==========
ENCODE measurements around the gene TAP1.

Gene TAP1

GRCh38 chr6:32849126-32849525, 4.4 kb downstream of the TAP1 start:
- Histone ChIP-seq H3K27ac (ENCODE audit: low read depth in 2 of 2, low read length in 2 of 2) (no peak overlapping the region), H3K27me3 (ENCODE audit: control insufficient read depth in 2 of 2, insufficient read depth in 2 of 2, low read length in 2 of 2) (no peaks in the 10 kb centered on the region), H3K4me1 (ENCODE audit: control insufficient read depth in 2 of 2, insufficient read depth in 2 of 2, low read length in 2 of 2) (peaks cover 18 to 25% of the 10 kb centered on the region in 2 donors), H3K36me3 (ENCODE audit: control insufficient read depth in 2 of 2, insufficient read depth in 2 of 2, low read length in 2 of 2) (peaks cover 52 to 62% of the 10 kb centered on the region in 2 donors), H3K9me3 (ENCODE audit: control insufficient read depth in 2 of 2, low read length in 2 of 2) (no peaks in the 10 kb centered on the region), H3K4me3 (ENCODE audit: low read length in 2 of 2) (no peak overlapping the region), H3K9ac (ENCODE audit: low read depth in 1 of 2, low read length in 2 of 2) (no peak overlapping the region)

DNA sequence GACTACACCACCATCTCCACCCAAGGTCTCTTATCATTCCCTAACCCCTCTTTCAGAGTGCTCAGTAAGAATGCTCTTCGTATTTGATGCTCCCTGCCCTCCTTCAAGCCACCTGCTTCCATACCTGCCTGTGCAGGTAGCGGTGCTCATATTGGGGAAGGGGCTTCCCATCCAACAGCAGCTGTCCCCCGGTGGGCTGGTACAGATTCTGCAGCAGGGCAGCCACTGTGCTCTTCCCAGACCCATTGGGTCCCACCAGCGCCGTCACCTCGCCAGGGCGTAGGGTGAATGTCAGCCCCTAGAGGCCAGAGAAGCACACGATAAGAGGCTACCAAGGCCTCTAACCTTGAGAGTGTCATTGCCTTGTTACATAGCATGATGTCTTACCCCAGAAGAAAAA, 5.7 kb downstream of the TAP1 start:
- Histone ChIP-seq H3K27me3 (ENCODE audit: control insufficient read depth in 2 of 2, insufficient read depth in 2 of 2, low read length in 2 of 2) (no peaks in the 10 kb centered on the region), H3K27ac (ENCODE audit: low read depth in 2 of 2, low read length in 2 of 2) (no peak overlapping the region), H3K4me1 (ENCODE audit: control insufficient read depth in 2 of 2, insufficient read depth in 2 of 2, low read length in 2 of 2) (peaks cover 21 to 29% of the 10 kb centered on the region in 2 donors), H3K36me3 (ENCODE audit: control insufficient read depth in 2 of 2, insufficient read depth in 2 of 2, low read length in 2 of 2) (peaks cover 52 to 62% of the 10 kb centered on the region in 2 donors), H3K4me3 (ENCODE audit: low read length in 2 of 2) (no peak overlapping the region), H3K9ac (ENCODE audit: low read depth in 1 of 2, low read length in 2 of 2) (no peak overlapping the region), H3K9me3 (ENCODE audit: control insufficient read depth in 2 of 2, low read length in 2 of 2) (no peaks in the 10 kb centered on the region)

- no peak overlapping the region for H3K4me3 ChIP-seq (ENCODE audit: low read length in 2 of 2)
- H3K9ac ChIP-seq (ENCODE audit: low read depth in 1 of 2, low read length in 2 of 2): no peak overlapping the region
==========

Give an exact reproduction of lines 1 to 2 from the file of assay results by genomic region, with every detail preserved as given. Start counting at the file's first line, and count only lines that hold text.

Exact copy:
ENCODE measurements around the gene TAP1.

Gene TAP1